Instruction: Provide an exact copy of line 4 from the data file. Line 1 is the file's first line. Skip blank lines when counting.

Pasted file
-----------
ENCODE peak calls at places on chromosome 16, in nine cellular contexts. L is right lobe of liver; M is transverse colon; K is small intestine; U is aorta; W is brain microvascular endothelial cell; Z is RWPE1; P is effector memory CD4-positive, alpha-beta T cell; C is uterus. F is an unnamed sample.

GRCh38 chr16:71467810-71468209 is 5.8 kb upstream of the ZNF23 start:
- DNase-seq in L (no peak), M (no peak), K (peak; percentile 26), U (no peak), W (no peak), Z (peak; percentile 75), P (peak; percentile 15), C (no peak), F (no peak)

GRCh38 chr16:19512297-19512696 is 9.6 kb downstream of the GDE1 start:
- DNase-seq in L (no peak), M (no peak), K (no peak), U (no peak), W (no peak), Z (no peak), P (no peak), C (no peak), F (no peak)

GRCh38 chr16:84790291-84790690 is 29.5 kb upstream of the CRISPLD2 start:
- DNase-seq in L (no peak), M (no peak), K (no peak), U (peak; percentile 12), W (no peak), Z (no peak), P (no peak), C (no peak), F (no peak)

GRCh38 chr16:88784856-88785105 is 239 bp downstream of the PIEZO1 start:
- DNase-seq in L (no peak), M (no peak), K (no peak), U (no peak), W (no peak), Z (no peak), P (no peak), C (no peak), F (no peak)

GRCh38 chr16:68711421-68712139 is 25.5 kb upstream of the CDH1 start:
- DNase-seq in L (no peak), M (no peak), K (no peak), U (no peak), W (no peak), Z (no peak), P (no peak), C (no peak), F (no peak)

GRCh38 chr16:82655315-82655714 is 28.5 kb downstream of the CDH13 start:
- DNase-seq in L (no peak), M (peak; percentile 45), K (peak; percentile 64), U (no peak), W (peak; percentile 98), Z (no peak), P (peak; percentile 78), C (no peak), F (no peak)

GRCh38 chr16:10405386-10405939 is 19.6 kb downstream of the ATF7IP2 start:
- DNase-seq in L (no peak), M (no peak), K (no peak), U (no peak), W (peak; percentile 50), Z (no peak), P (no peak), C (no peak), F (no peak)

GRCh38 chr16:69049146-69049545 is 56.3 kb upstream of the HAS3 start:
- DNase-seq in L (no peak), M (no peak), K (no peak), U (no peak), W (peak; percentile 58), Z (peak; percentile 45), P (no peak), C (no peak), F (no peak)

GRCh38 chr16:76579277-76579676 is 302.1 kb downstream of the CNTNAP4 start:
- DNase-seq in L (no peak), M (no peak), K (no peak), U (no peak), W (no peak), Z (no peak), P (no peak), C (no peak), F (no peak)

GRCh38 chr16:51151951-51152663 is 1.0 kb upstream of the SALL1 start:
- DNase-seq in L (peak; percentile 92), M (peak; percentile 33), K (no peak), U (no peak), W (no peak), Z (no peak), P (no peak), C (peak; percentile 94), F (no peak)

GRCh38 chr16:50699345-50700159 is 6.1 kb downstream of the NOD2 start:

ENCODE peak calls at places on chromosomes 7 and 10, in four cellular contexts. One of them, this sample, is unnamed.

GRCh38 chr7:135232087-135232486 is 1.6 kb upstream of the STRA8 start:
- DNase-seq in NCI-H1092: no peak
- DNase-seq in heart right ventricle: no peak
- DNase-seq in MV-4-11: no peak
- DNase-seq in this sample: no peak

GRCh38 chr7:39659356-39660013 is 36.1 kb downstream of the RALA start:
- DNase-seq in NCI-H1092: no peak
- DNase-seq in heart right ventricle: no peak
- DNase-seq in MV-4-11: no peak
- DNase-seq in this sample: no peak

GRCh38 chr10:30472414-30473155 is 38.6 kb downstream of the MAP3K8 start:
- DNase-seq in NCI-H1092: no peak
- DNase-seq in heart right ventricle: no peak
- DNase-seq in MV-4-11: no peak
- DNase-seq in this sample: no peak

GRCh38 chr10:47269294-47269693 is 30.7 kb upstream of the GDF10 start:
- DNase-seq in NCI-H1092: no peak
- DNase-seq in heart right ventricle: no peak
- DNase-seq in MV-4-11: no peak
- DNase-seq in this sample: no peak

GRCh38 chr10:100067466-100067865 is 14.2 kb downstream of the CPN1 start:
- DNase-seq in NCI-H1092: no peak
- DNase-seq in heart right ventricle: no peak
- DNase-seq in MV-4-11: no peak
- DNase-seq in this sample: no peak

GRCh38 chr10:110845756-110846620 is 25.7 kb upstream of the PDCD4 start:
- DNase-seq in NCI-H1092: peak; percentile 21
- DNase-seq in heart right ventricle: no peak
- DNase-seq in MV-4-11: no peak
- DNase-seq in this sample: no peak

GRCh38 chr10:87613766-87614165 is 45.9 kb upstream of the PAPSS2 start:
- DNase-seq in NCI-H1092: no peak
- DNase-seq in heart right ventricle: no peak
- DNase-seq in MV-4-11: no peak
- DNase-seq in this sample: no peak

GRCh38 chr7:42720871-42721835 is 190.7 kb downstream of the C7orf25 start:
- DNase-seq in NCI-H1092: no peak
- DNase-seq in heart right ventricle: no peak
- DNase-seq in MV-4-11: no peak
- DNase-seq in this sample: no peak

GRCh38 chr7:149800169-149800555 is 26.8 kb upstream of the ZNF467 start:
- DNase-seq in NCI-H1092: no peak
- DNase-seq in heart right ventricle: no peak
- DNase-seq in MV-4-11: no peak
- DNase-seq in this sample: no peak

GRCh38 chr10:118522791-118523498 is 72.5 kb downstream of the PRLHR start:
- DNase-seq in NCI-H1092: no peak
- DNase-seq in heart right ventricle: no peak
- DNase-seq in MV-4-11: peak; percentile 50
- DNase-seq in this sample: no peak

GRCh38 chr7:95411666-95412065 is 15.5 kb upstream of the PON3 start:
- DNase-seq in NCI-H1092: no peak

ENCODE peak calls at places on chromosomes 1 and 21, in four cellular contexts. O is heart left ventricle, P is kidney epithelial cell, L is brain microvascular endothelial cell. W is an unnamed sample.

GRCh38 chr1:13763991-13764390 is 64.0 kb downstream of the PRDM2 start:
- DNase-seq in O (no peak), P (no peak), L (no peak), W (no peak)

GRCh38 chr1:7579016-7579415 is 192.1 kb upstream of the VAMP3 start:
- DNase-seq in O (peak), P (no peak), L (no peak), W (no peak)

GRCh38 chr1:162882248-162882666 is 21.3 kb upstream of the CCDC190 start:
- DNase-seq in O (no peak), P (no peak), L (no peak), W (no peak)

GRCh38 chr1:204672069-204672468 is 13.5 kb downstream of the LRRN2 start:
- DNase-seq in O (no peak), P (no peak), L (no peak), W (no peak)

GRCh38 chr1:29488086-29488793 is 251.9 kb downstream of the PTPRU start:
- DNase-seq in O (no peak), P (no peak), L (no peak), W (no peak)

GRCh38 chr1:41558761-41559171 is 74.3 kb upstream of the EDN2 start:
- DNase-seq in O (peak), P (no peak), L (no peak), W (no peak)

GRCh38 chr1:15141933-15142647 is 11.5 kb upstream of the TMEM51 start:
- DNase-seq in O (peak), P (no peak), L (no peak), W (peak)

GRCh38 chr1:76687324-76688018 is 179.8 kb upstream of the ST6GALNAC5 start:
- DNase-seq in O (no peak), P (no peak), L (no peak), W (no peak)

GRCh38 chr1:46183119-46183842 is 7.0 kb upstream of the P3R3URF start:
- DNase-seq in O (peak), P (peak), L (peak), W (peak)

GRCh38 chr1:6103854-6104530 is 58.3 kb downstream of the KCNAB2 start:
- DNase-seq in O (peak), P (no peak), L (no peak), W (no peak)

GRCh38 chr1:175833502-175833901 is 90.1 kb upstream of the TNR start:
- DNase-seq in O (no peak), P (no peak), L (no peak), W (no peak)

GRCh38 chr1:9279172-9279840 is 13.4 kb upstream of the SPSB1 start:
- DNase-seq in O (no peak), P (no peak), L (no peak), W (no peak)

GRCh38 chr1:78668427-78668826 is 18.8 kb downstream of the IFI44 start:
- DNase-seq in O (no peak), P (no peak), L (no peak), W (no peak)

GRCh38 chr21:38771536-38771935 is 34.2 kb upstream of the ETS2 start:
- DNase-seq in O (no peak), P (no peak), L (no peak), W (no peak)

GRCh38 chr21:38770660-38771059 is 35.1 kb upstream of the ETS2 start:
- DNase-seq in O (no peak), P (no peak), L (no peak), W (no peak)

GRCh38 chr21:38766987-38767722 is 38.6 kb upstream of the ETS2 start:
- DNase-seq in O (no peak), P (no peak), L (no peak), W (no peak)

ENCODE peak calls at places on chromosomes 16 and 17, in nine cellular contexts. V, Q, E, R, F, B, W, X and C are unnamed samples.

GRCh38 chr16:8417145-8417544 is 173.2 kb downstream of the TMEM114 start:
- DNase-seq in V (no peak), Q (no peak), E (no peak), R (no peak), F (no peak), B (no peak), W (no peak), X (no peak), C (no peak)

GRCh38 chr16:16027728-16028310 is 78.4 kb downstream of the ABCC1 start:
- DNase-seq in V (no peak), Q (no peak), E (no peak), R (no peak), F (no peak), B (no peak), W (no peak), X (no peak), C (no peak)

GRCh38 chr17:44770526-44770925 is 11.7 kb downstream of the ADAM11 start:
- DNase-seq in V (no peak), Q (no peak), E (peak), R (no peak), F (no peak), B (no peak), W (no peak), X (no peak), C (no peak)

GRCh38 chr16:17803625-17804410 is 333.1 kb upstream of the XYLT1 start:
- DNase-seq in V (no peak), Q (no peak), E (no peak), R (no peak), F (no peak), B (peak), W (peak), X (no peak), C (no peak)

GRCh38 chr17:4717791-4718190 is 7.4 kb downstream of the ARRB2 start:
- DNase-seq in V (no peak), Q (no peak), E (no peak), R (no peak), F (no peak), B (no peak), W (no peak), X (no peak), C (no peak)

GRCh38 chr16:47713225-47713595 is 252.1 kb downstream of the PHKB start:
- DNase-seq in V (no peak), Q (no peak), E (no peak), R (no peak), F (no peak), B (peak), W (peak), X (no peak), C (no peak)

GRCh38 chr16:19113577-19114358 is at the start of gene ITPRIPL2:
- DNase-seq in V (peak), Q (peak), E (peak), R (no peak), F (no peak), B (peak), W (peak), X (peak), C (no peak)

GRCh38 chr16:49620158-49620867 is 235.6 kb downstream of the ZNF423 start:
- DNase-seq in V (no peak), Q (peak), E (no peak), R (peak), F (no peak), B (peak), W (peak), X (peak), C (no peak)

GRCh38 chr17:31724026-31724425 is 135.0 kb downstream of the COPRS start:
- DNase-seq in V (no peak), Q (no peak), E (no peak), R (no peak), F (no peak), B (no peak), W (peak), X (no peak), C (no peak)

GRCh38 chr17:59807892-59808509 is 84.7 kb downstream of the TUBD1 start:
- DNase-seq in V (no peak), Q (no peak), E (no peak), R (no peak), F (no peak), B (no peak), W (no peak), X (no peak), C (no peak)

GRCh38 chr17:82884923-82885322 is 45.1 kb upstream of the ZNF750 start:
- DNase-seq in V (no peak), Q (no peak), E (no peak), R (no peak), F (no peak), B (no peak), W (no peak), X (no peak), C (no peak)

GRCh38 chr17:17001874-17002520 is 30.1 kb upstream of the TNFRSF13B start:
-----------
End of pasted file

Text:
GRCh38 chr16:19512297-19512696 is 9.6 kb downstream of the GDE1 start: